Gilpin Invades England: Tells of Move from Ireland to Scene of Later Triumphs, Daily Racing Form, 1924-03-27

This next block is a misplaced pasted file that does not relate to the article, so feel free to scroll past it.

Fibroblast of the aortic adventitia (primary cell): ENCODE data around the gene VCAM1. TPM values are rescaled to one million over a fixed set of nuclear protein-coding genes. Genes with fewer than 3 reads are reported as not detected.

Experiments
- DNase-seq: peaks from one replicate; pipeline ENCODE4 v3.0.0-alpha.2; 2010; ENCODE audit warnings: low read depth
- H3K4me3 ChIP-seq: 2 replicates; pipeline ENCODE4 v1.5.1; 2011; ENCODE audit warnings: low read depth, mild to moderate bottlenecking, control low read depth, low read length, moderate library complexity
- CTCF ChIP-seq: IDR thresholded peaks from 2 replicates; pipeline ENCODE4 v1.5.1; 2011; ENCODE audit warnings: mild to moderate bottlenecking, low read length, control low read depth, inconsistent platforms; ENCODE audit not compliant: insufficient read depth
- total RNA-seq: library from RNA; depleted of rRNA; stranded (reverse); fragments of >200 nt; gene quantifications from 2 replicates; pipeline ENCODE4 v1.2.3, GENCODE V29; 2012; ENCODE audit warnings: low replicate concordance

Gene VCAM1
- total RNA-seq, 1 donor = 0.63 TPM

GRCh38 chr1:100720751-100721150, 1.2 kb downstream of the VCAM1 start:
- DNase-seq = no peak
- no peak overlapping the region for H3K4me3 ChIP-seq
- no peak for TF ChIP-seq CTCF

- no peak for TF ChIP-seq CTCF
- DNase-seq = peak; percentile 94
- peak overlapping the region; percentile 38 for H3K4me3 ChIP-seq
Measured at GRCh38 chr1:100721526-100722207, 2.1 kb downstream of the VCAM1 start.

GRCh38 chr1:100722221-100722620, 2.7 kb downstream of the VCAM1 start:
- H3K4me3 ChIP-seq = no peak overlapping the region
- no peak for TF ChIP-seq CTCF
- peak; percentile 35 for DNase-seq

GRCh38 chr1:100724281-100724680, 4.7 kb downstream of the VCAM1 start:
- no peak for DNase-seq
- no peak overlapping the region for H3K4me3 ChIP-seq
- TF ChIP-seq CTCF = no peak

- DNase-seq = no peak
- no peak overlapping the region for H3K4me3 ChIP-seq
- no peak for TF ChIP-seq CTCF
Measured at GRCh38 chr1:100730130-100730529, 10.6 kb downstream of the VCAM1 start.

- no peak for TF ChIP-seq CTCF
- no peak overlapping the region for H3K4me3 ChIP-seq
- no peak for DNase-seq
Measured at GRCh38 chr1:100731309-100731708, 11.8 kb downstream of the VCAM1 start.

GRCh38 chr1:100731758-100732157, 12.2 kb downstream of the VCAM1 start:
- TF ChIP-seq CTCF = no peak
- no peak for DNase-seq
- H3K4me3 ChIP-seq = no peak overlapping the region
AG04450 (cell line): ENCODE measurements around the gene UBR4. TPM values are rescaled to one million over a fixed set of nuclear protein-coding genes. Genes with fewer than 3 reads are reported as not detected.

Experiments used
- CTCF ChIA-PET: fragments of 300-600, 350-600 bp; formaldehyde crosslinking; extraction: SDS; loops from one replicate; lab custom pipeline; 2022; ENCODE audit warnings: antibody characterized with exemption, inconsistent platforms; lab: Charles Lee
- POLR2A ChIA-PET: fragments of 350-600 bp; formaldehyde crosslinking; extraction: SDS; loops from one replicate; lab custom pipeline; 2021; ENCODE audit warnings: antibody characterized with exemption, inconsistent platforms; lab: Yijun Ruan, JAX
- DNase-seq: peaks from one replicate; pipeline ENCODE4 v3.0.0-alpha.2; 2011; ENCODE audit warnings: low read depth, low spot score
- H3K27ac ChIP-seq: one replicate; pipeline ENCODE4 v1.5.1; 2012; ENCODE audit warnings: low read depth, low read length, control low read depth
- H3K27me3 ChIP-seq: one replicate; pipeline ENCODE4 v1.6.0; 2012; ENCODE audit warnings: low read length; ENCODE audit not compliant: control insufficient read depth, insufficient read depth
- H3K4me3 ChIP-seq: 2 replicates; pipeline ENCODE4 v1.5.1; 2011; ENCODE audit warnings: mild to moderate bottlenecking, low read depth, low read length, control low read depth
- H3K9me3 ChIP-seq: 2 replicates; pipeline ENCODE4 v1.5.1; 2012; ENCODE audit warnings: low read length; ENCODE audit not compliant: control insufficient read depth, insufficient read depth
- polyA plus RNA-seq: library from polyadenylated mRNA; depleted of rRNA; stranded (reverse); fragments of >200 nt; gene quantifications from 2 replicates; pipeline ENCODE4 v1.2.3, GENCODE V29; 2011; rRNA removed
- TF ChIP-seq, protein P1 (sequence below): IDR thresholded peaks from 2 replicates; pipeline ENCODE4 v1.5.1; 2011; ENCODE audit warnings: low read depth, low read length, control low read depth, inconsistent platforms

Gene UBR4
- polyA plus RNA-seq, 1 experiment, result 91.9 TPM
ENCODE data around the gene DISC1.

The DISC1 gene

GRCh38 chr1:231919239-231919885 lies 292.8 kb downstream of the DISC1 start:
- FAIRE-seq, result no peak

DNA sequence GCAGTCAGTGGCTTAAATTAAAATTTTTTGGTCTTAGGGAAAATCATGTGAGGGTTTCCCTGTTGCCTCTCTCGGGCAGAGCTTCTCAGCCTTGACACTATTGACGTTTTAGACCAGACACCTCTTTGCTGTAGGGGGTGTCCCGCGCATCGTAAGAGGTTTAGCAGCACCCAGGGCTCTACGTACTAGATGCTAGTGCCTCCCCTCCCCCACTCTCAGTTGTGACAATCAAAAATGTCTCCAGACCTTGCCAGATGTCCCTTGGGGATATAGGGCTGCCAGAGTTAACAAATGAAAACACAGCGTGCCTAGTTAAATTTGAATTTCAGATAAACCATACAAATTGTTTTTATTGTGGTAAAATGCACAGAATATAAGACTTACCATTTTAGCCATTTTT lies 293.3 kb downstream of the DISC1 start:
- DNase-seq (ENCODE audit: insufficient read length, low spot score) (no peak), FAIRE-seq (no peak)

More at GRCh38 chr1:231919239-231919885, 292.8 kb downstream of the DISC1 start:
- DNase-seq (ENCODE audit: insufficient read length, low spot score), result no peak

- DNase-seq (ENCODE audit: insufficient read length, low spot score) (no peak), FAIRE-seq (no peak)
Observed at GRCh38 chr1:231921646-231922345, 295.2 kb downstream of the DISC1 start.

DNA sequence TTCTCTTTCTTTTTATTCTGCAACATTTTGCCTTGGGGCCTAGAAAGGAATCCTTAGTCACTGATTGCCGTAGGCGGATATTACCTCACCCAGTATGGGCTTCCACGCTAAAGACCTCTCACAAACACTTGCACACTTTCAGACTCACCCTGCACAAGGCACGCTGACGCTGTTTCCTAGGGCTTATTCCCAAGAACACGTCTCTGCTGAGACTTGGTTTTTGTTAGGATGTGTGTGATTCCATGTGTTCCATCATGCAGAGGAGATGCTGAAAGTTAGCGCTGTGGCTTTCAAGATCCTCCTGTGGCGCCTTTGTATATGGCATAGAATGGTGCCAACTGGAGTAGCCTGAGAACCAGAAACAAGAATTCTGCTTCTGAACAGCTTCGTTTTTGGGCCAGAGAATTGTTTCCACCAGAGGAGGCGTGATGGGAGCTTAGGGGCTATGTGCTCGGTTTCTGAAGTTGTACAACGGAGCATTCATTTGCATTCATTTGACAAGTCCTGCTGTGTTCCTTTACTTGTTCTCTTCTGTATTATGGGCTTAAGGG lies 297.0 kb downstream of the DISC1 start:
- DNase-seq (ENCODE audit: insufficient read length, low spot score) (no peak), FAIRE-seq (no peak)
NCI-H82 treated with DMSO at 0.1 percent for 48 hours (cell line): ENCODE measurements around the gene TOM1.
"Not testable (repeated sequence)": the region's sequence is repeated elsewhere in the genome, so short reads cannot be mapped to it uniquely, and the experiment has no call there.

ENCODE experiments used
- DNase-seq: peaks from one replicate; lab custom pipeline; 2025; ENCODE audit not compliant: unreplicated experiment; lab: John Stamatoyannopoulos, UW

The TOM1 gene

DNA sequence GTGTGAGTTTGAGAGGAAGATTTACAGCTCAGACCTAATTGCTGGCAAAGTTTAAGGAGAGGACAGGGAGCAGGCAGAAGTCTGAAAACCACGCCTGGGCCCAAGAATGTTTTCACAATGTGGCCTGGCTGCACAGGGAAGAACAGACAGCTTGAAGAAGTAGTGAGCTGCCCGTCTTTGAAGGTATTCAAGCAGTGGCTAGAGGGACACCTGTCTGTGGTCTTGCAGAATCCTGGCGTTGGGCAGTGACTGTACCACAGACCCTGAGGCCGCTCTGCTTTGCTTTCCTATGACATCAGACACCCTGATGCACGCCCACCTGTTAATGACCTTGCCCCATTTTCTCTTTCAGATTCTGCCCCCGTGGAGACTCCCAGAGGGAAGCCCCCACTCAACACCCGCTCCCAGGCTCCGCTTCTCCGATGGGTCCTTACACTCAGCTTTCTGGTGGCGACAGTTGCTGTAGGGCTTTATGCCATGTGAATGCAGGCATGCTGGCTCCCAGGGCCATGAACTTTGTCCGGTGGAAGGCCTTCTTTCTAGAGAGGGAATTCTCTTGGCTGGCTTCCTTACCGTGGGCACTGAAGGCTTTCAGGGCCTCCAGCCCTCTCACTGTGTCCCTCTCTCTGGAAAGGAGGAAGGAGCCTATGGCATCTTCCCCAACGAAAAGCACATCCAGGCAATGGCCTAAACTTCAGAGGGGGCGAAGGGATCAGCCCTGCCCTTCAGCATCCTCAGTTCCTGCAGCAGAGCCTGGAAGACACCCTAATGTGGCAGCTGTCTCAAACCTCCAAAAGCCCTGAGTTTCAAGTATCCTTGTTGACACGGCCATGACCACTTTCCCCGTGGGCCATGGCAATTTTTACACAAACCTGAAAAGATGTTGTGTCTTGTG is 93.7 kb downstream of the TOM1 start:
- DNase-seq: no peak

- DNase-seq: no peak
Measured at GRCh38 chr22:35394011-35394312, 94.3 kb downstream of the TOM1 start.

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GILPIN INVADES ENGLAND Tells of Move from Ireland to Scene of Later Triumphs. Sircnia Scores in Dnkc of York Stakes at Kempton Park Waterhcn, Another Galli-nule Mare, Scores in the Derby Cup. P. P. Gilpin, the English trainer, tells of his first experiences in trainingr horses in England after his successes in Ireland in the following article from the London Weekly Dispatch: "When I first came to the turf, races were not run through as they are today. They were generally muddled along for three parts of the journey, increasing the pace in the last quarter or so only, the result being there was nothing like the strain on the horses that there is now. Sloan, -who came here with the supreme confidence in himself, totally altered all that and certainly justified that confidence. A superlative judge of pace, he was unquestionably a wonderful jockey. He shook some of the other jockeys out of their leisurely methods and soon found others to copy his plan of taking up the running and setting a good pace from the start. Morn-ington Cannon and William Jane rode a good deal for me in those early days and were both masters of the art in their own particular styles. Though I had been successful in training in Ireland, it was not without a certain amount of trepidation that I embarked on my career in England, where there were so many who had been brought up to the sport and a number who were justly celebrated for their great achievements. But never venture never win, so I determined to try my capabilities, such as they were. KXGLISH HAY TO IKELAXD. I only introduced one novelty into racing. When in Ireland I imported English hay into that country. The Irish climate is so humid that the native hay is never quite so nutritious or well matured as it is here, and although imported English hay cost me twice as much as the home-grown variety it justified its use, as- there was little or no waste. I That it contributed largely to my success in : Irish races I feel sure. A horse which served me well in Ireland and subsequently crossed with me to England, where she early distinguished herself, was Sirenia, one of the best mares I have ever trained. Noble Johnson bred her at his place in Cork and called my attention to her when she came up for sale as a yearling at the horse show sales in Dublin. I purchased her for Col. Arthur Paget, later Sir Arthur Paget, for 25. As a two-year-old Sirenia won all her four races. It was while visiting Capt. Peter Quin at Leopardstown that I first met Col. Arthur Paget, who was one of the promoters of that meeting and always used to stay there When racing was in progress. At that time I also leased Waterhen from Fleetwood Rynd, I with the option of purchase a sound bargain, as Waterhen won several races in Ireland, including the Grand Prize at Leopardstown, one of the biggest racing events in the country. TJXDEItltATED SIItEXIA. To return to Sirenia. I did not think then that she was to become the great mare, that she ultimately proved herself to be, both on the race course and at the stud. Her first important venture was in the Duke of York Stakes, worth 0,000, at Kempton rark. Unfortunately, site was not at all as well as I could wish. I do not think she had really had time to become acclimatized. I expressed grave doubts to the owner as to her prospects and advised him not to run her till I thought site was really right. The consequence was she ran practically I unbacked. I Colonel Paget was far more hopeful of the result of the race than I, but we were both surprised to see her win that important event by a short head. While delighted to win so big a stake for her owner, I was naturally disappointed that it was a bloodless victory sc far as I was concerned. Sirenia started at the long odds of 30 to 1, beating a hot-pin in Mount Prospect, owned either by Sir Abe Bailey or Molly Clark the horse having been sold cither just before or. just after the race. I think I had only a fiver each way on Sirenia, but the connections of Mount Prospect supported their horse witli a bundle of money. There was a good deal of weeping, wailing and gnashing of teeth in their camp for some time atterward. Mount Prospect was a good horse, r.nd I bought him at Sir Abe Baileys sale two years later. A curious feature of the Duke of York Stakes was that the first three were all sirctl by Gallinule. While there was only a head , between the first two, four lengths separated them from the third, Bridegroom, another Irish-bred animal was fourth, and there were ten more runners behind them. It was a great race for the ring practically a skinner for the majority. riltST WIX IX ENGLAND. This was my first win as a trainer In England. My second prize was the Derby Cup, won five weeks later by Waterhen, another mare sired by Gallinule, which had also come over with me. Our second win caused again a good deal of surprise and public excitement, but, like the first, brought 1 us in no money from the bookmakers. In this race we ran Sirenia, which was now fit and expected, as well as Waterhen. both owned by Colonel Paget. Though Colonel Paget thought Waterhen had a good chance of winning. I was more keen on Sirenia. which carried most of the stable money. But events showed that the owner had again displayed the greater foresight. Sirenia started at a short price, was badly away, and did not run up to her true form, whereas Waterhen jumped off unexpectedly well, and won by a head from old Eae.r, which in turn was a head in front of Golden Bridge. Like Sirenia before the Duke of York Stakes, AVaterhen had been amiss with liver trouble until just before the day of the Derby Cup. Her astonishing form in the race was a complete surprise to the stable. Fortunately, we had saved on her at 20 to 1, though we made no profit from our investments on the race. Waterhen was a gocd-Icoking hay mare of stronger build than Sirenia, though not so well bred on the dam side. In later years they were sent to the stud, where Sirenia was a great success. Sirenia is the dam of many exceedingly good horses, including Seylla, which became the dam of that good horse Junior Siberia, which won nearly 0,000 in stakes, and which in turn was the dam of Snow Marten, winner of the War Oaks, and Electra, winner of the One Thousand Guineas and dam of Elkington, Elsdon and Salamandra. The latter subsequently sold for the record irlcc paid for a brood mare at public auction ,000. Sirenia was the dam of Moyglare, which was one of the fastest animals I have ever trained, but unfortunately broke down in training as a three-year-old about a week before Ascot; Cellini, winner of the 5,000 National Produce Stakes at Sandown Park; Courabaya, the dam of Comrade, one of the gamest and truest horses that ever stood on iron, winner of the Grand Prix de Paris and the Prix de lArc de Triomphe; St. Cyr, winner of the Criterion Stakes; Tournament, third in the Middle rark Plate and second in the Two Thousand Guineas, but which broke his leg shortly afterward and had to be destroyed, and Gigaro, winner of the July Stakes at Newmarket and subsequently sold and sent to Russia. Not a bad record for a mare purchased for 25. It was unfortunate that we early lost three of her progeny in Electra, Moyglare and Siberia. As I have stated. Mount Prospect, the horse on which his connections had gambled to win them fortunes when unexpectedly beaten by Sirenia in the Duke of York Stakes, was ultimately purchased by me.